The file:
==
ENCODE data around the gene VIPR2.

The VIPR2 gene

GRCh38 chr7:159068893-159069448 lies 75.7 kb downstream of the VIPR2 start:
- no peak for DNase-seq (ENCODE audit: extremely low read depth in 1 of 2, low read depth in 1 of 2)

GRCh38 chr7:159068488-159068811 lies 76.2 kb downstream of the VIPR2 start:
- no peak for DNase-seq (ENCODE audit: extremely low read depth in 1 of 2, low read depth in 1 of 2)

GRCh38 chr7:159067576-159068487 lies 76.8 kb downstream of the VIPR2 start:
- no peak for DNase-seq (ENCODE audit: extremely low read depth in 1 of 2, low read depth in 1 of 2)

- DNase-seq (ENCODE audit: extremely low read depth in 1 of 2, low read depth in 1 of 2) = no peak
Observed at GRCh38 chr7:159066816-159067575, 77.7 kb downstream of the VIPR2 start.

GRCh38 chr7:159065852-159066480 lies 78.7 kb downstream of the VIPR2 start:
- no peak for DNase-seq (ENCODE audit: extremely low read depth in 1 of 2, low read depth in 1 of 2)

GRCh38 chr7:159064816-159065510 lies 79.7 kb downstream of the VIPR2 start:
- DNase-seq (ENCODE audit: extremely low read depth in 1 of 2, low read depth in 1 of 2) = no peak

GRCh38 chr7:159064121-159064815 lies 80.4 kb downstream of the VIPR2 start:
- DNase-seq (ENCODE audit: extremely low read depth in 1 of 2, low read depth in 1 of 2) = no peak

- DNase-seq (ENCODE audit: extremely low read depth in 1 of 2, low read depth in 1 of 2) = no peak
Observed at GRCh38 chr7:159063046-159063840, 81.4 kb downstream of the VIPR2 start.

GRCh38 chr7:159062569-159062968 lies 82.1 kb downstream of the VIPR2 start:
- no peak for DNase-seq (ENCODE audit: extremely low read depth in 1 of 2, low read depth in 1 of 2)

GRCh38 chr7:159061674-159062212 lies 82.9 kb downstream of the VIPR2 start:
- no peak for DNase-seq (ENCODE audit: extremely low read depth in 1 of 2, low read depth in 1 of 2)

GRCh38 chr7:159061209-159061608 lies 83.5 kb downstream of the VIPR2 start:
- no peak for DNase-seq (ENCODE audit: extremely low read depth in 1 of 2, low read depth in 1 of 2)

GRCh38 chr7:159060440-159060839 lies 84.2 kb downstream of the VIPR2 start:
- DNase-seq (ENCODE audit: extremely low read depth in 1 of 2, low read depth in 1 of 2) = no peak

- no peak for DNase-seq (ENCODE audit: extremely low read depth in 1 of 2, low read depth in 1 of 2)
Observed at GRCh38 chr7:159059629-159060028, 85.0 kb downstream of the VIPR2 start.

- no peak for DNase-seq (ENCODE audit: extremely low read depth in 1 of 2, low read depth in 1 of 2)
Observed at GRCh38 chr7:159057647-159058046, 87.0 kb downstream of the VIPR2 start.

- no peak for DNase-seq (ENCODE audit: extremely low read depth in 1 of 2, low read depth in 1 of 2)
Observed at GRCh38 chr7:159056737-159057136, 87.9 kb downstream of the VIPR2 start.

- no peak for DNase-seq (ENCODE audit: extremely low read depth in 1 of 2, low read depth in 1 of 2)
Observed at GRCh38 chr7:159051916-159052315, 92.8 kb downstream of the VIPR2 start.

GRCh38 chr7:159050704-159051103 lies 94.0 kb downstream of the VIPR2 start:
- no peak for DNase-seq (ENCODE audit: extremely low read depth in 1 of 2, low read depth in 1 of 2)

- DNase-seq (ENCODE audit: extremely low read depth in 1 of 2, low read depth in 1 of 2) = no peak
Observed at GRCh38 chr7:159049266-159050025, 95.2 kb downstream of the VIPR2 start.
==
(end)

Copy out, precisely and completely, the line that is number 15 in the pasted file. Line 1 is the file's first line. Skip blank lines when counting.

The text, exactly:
GRCh38 chr7:159064121-159064815 lies 80.4 kb downstream of the VIPR2 start: